A working group has spent the past two years and pound;12,000 investigating the viability of the proposal. Affiliation would cost the union about pound;300,000 a year, increasing annual subscriptions by around pound;2.
Speakers for the resolution said the TUC had shed its militant reputation of the 1970s and was well-connected in Britain and Europe, and able to provide information and training to members.
The TUC draws up common policies on workplace law, helps unions to develop new services and avoid clashes of interest, and builds worldwide links with similar bodies.
Opponents feared an exodus of members, however. Nottingham delegate Ralph Surman said: "This union is different because it has no headteachers and is not affiliated to the TUC. We stand on our own two feet and we are moderate. If we sign up to this you might as well join the NUT because they are the biggest."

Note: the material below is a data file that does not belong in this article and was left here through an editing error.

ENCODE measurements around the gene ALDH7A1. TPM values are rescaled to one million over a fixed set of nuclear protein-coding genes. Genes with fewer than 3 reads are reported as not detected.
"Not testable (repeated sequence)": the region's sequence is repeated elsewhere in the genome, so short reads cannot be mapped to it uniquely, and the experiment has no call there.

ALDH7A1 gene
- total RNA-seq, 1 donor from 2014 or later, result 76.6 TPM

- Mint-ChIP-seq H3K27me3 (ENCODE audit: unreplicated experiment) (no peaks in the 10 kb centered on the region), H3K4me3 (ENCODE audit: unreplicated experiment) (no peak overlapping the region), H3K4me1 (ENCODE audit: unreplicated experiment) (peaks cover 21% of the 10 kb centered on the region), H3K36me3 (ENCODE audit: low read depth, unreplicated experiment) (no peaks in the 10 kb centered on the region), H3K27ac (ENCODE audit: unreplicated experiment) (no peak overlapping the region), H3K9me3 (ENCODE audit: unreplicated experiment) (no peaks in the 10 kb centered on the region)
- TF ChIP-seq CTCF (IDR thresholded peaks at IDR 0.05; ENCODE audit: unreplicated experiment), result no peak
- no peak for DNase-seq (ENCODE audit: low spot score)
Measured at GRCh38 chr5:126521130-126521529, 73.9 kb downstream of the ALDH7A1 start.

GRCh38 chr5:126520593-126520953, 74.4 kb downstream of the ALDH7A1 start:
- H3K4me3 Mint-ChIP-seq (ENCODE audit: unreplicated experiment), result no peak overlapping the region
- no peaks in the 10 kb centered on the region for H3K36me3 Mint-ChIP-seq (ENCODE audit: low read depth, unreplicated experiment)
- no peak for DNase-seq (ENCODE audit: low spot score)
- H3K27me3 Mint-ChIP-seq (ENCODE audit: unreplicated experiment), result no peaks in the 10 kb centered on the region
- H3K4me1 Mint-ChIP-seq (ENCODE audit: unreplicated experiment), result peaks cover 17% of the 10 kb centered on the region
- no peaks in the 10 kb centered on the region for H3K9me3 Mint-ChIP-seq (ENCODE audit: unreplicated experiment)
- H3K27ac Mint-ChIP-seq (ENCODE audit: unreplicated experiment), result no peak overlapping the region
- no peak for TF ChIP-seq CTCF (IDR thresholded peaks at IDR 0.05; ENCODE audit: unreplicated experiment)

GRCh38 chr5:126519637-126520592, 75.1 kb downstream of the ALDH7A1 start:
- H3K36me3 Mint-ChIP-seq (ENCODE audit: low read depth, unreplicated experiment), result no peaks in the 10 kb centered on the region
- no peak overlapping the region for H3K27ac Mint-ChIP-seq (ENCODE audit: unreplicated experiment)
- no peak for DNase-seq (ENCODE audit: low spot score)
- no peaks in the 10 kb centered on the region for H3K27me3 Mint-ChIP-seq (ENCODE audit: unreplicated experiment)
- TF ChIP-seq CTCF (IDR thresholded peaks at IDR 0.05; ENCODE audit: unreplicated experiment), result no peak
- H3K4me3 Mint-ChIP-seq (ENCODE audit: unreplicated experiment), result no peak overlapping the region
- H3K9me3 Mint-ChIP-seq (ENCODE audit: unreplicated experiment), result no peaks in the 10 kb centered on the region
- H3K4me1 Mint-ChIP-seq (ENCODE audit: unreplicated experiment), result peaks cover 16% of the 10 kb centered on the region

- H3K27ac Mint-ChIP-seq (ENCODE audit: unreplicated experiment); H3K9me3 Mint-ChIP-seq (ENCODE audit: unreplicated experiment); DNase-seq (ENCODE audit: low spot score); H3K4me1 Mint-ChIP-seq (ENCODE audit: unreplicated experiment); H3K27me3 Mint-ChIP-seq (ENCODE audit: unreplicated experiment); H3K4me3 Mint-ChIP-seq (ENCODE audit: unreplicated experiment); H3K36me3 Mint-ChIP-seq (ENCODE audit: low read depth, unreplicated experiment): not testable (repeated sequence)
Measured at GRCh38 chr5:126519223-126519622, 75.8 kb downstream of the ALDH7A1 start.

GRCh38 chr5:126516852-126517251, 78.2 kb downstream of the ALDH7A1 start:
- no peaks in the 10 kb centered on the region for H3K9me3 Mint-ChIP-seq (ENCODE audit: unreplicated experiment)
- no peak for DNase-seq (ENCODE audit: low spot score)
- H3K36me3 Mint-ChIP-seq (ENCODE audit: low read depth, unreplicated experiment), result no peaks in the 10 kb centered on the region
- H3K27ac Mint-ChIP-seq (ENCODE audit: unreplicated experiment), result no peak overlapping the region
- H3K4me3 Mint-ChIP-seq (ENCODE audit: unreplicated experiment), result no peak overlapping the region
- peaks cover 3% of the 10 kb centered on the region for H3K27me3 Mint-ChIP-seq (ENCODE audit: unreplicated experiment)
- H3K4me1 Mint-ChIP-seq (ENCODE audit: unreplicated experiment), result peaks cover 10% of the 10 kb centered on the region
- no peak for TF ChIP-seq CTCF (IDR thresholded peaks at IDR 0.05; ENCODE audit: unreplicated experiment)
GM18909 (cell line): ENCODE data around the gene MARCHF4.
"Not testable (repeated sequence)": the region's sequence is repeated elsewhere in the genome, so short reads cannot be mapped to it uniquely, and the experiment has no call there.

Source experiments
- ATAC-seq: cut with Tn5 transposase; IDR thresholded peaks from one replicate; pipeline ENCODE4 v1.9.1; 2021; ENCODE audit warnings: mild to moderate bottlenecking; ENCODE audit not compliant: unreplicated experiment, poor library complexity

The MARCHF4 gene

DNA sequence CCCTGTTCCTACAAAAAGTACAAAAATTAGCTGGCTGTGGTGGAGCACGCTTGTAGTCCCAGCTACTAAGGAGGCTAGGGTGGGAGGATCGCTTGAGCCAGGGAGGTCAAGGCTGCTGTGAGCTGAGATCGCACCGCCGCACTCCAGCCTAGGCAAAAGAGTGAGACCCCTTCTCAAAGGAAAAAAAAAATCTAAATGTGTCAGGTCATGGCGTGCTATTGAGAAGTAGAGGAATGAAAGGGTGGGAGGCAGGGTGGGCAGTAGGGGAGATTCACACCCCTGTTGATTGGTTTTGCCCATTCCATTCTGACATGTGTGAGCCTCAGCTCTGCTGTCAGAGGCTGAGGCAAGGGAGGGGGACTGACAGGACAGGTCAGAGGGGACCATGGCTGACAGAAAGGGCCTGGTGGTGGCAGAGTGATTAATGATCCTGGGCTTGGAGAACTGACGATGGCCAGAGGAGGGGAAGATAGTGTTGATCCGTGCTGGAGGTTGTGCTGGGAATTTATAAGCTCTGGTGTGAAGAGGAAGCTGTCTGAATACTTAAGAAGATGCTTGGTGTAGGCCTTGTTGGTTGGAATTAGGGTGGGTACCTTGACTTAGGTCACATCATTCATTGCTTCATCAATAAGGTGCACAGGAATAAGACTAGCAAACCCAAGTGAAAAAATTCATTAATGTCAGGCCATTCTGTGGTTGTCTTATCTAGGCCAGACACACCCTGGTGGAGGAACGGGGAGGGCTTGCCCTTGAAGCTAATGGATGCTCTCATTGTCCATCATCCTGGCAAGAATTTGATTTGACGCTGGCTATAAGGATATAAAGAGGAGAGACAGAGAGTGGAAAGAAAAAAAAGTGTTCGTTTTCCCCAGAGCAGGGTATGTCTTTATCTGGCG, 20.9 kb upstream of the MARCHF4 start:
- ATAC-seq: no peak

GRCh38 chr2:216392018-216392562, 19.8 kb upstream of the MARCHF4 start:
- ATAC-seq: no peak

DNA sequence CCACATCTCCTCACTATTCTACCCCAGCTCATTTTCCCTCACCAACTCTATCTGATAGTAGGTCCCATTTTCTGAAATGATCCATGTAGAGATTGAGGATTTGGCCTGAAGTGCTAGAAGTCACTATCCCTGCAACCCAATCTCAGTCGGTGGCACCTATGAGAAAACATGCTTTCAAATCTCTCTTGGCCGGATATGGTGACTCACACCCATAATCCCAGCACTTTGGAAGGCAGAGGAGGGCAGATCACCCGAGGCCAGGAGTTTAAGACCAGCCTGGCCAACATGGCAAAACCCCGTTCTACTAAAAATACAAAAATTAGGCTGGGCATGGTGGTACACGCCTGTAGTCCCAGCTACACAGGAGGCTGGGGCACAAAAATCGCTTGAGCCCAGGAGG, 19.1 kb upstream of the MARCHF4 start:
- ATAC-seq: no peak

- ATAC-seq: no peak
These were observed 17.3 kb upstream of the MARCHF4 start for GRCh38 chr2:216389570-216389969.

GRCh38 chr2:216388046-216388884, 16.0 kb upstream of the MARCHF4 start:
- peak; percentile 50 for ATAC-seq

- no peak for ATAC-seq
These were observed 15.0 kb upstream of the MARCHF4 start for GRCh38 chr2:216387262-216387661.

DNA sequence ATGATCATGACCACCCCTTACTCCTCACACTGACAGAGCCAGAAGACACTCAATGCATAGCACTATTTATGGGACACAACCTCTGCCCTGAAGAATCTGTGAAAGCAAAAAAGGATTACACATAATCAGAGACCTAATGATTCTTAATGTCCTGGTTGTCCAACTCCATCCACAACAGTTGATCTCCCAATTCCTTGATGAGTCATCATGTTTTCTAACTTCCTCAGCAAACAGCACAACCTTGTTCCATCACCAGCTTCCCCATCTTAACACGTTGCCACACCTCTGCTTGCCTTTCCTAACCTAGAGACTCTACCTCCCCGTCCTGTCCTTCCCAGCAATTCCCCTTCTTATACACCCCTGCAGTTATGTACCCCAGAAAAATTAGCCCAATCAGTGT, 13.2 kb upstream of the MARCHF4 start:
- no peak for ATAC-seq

Eddie Ferguson, from Belfast, said membership of the TUC "would ensure that we are no longer standing on the sidelines". The working group has voted by seven to two in favour of seeking affiliation, while the ATL executive had returned a yes vote of 40 to 17. The working group found disadvantages balanced advantages, but said the ATL was seen as a relatively high-status group whose influence might be increased by affiliation.
The two largest teaching unions - the NUT and Nasuwt - are already affiliated, as is the Educational Institute of Scotland. ATL affiliation would probably rule out any merger with the moderate Professional Association of Teachers.
Peter Smith, ATL general secretary, said: "It is entirely sensible that the entire membership should now be balloted on this issue, which has been a topic of some debate for the past two years."
Earlier the assembly had defeated an amendment calling for affiliation to be sought only if there was a 50 per cent turnout with two-thirds of votes cast in favour.